Phyllis Chesler Interviews Carol Gould

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A Little Respect
Last uploaded : Sunday 30th Jan 2005 at 22:32
Contributed by : Meryl Yankelson


This is an Awards for All-commissioned piece.
[Editor's Note: if it is possible for an artilce like the one below to make one feel better, it has made the Editor feel less 'unwanted' when at age 51 it is impossible to get any potential employer to even acknowledge one's gliettering, award-riddled CV. Hence if one is 51 or 24 the same humiliating procedure ensues. The people who throw the CVs into wastbins should endure long-term unemployment and then see what it feels like...May I add that knowing Meryl Yankelson has made me wonder why she is not being grabbbed up by scores of companies.]
Job hunting is not the most enjoyable of activities. It is full of emotional highs and lows. Your life is in limbo. You can?t make any plans because you don?t know what you?ll be doing in a month or two, or whether you will be doing anything at all, or for that matter earning any money.

Interviews bring excitement, nerves, hopes and doubts. The pre-interview situation is a medley of possibilities. You have been given a chance and you are yet to mess it up. You have something to prepare for and something to talk about, to make you sound like you are going places. There are prospects on the horizon.

The interview itself is gives you an adrenaline rush and afterwards, your mind is over-run with analytical mayhem. Did you come across well? Did they like you? Why did you make that stupid comment? It goes on and on until all objectivity is thrown out the window.

Then the waiting game begins. You meant to ask when you can expect to hear, but you forgot. You can probably get away with a day without panic, but then the ?no news is good news? theory wears thin. So you wait and you wait and you wait and sometimes, if you are lucky you get a rejection letter. LUCKY? I hear you ask. Yes, lucky because now you can be upset that you didn?t get the job and then move on with your life. The employer probably told you that they were impressed by you, but just found someone more suitable - something to help boost your dilapidated self-esteem. You have an answer and you can lay the issue to rest. Likewise, if you get the job, you are also pretty lucky and can make plans accordingly.

However, if you don?t get the job or the prized rejection letter, you are left waiting and waiting and waiting. If you want to drive yourself crazy, this is an ideal situation in which to find yourself. You discuss it with your friends, who are sure that the employers are still making up their minds, but their reassurance offers little comfort.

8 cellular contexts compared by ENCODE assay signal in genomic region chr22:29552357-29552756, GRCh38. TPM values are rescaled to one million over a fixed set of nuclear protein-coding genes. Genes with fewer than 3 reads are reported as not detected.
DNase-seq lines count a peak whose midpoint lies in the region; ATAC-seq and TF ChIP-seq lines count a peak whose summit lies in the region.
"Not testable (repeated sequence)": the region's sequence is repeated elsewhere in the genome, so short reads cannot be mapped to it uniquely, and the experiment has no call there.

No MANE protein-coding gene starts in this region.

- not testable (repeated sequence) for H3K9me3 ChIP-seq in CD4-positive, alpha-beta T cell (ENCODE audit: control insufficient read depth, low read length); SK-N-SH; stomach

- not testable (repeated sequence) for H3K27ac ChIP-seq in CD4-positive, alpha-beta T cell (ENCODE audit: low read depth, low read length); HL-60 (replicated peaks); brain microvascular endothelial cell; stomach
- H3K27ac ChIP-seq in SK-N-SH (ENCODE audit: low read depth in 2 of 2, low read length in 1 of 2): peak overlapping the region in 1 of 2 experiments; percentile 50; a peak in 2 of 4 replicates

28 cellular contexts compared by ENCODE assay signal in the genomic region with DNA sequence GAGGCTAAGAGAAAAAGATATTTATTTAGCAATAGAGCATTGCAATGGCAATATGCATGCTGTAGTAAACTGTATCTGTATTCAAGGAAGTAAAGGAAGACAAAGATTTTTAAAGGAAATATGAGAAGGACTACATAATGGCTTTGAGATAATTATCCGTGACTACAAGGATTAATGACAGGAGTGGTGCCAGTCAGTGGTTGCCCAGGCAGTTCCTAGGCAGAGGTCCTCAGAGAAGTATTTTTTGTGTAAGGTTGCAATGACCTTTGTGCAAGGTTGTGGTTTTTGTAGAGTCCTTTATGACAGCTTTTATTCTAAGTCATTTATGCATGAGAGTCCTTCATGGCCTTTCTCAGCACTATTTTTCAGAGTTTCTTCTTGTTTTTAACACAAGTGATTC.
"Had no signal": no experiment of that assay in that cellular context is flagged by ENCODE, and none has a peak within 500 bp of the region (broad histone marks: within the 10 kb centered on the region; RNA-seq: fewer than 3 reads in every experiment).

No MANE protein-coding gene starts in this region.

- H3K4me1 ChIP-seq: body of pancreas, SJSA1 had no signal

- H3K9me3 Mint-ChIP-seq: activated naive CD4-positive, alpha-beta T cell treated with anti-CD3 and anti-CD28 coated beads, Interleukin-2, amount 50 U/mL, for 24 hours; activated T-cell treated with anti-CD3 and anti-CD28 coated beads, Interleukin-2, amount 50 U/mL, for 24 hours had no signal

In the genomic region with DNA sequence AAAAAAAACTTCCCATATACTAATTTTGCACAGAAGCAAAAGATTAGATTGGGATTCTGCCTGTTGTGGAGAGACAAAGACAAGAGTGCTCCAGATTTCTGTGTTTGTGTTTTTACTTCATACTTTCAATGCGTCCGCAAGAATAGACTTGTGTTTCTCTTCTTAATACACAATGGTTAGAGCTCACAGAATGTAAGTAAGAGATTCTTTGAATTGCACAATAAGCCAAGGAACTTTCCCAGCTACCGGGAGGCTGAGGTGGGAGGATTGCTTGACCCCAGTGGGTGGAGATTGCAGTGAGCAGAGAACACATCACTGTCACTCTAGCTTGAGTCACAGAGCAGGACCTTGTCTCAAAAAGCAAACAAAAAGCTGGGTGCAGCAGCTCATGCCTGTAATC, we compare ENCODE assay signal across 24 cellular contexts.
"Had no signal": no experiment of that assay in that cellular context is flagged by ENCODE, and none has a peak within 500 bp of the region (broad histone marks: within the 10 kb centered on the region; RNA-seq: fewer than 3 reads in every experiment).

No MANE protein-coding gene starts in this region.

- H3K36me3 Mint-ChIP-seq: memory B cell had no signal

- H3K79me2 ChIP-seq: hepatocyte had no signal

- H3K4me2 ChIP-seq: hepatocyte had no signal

Should you ring the company? No, you can?t bring yourself to do that anymore. On past occasions you have been informed that the role has been filled and ended up feeling stupid. Sometimes they don?t remember you, even though it has only been a week since your interview. You thank them for the information and fail to complain that they have treated you appallingly. You then kick yourself for being such a wimp. It is too painful and too embarrassing to go through that again. You?ll give it two more days and then assume it?s a NO, but you?ll never know why and imagine that it is because you are a born failure. You feel angry that you?ve wasted your time trying to impress a company that lacks the basic tenets of common courtesy.

Unfortunately, in the media industry, the practice of only contacting successful job applicants, has become commonplace. This is bad enough when someone has spent their time and energy on a detailed application form, but extremely disheartening when it is following an interview. If someone has traveled to see you and spent a significant amount of time talking to you, they should at least be entitled to a thirty second telephone call, or quick email, to quell their anxiety.

Of course, there are still plenty of employers that let people know either way about the outcome of their interviews and they are to be commended. However, there are plenty that don?t and we should not let this level of discourtesy become socially acceptable. Treating people with a little respect saves a lot of heartache, doubt and anxiety. Feedback on interviews is useful. It allows people to brushen up on their interview technique and gives them guidance as to where they have fallen down.

Unemployment is a time of uncertainty and every bit of clarity helps the unemployed to focus and move forwards. Employers should treat job applicants with sensitivity and try to remember how it felt when they were waiting to hear about a job or something equally life altering.

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